Polyamory should be taken seriously on campus

 Graphic by Kinsey Ratzman ’21

Graphic by Kinsey Ratzman ’21

BY OLIVIA MARBLE ’21

One day, while my friends and I were having dinner, a friend of mine who is in a relationship said, “Oh guys, guess what? I have a crush on this girl in my class!” Even though I already knew he was polyamorous, his simple comment struck me. Throughout my relationships, I have felt a crushing guilt whenever I even recognized that someone other than my partner was attractive. Every time I have developed crushes on people while in a relationship, I pushed that person away because the guilt became too much for me to deal with. 

The guilt I feel most likely comes from media representations of relationships, which are almost always monogamous. In more traditional media this is reinforced by portrayals of marriage and the idea of “soulmates.” The normalization of monogamy, combined with the idea of finding “the one,” can make people feel like having crushes while already in a relationship with one person means that they dislike their current partner.

But this is not the case. In fact, developing feelings for other people while in a relationship is perfectly natural, and it does not mean that you have to leave your current partner. According to a 2016 YouGov Poll, 31 percent of women and 38 percent of men would be comfortable engaging in polyamory. You will always have chemistry with people other than your partner, even when you are in a monogamous relationship. What is important is what you choose to do when you feel that chemistry. Having crushes may be an indicator that something is wrong in the relationship, and you may need to do some introspection regarding why you are drawn to this other person, but this is not necessarily the case. Also, there will never be a point at which you are absolutely positive that you are with the right person.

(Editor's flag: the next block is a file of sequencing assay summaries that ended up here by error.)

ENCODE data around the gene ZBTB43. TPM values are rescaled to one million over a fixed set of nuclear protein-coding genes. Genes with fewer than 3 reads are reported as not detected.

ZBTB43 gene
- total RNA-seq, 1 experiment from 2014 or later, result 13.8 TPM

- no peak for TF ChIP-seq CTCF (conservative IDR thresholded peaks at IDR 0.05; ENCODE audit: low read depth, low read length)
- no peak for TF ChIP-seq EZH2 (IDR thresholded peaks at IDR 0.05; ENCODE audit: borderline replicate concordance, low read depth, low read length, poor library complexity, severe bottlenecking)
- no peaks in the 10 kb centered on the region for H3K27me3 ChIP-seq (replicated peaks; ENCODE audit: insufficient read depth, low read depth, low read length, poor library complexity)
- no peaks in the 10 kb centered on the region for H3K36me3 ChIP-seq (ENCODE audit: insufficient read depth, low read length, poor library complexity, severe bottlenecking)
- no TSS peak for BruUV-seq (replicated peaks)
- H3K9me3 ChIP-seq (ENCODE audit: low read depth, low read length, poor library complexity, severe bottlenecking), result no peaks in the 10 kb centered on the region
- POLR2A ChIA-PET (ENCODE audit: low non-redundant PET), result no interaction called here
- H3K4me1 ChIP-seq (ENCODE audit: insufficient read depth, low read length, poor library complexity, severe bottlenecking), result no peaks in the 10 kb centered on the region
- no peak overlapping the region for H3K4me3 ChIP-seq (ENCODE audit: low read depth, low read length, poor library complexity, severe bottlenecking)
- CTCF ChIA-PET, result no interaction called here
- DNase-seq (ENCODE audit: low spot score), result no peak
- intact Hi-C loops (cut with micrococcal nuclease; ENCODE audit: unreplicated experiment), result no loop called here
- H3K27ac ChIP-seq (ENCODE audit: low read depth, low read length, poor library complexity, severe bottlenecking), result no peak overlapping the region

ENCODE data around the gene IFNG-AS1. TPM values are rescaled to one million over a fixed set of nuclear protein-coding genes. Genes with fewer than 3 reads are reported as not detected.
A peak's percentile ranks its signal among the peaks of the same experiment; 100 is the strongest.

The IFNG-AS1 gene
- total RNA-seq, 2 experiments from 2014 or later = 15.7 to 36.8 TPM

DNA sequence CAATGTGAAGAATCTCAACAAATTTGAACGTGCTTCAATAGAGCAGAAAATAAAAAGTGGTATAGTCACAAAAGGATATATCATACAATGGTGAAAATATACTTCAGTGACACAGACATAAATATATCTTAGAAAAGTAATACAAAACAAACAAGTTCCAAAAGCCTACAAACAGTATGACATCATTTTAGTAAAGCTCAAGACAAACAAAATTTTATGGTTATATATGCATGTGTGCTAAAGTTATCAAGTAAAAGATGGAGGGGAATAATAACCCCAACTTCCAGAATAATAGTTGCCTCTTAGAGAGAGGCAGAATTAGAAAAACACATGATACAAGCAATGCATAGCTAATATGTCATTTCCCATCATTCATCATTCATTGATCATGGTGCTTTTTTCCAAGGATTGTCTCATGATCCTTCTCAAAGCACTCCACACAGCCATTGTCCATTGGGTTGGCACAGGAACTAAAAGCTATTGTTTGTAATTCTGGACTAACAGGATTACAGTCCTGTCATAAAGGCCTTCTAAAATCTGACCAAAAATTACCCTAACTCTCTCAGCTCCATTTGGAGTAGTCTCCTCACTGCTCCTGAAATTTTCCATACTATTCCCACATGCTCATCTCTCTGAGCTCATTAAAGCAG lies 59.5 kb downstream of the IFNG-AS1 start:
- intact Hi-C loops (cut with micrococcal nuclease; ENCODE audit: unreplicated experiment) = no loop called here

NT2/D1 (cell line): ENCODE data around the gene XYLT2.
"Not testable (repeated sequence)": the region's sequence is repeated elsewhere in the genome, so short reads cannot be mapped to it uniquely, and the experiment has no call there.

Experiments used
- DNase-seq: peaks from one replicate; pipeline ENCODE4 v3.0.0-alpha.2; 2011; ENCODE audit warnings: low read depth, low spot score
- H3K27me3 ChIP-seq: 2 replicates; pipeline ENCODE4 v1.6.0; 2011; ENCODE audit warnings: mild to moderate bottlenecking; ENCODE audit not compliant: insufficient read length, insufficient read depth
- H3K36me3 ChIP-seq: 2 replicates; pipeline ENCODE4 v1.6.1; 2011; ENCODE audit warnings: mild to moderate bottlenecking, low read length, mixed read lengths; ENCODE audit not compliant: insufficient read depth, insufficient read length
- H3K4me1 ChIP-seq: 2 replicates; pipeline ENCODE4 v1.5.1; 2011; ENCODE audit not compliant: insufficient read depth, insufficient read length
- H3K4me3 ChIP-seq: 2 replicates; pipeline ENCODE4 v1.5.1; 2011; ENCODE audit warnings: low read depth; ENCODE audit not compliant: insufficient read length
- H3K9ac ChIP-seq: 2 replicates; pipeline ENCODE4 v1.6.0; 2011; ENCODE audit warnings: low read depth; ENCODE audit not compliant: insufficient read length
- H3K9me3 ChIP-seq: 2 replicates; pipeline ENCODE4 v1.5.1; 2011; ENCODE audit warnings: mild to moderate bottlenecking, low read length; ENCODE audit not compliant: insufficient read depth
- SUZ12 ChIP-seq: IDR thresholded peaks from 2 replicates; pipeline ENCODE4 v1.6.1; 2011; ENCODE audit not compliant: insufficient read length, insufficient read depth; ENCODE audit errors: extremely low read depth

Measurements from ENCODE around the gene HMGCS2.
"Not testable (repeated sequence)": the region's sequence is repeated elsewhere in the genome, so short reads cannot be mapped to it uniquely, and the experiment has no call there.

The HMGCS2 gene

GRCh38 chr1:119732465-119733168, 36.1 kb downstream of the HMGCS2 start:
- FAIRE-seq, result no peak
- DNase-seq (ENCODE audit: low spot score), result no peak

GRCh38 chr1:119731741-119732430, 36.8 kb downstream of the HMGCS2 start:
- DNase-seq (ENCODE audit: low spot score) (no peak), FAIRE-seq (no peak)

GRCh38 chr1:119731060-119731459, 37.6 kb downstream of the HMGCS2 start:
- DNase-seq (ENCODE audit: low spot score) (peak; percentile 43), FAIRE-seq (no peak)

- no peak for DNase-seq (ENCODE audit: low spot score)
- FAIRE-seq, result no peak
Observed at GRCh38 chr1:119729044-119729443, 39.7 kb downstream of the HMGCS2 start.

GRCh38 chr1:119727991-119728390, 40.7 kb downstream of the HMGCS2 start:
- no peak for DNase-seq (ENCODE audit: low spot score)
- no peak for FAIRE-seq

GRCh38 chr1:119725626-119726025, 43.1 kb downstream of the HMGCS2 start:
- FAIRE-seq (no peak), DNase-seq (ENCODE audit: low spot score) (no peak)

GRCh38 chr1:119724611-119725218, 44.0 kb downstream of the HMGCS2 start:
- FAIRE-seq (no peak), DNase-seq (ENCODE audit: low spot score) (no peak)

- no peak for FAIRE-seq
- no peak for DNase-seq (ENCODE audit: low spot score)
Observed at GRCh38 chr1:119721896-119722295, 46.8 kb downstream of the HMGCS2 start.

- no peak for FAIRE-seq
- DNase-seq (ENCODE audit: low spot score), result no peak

Soulmates do not exist. Relationships work not because your souls are perfect for each other, but because you have worked together towards creating a relationship. This means that in a different situation, you may have been able to create a similar type of happiness with someone else, but for whatever reason, by fate or chance or an inexplicable connection, you chose this person. And you can be in a healthy relationship if you trust one another, communicate and are always aware of your wants and needs, even if you have chemistry with other people. 

There is also nothing wrong with pursuing these feelings as long as it is consensual. Many people have a negative view of polyamory, maybe because historically, polyamory is seen as non-consensual (i.e. cheating) or exploitative (consider the stereotype of a young, recently-out bisexual person being used like a sexual object in a threesome). But the healthier side of polyamory is about embracing the fact that it is okay to love multiple people, and that love for one person does not take away from your love for the other. Even though people may think that relationships cannot function without complete devotion to one person, this simply is not true, provided there is proper communication and trust. As my other polyamorous friend explained, “Monogamy is like gender. It’s a social construct. People can choose to subscribe to it, but they don’t have to.”

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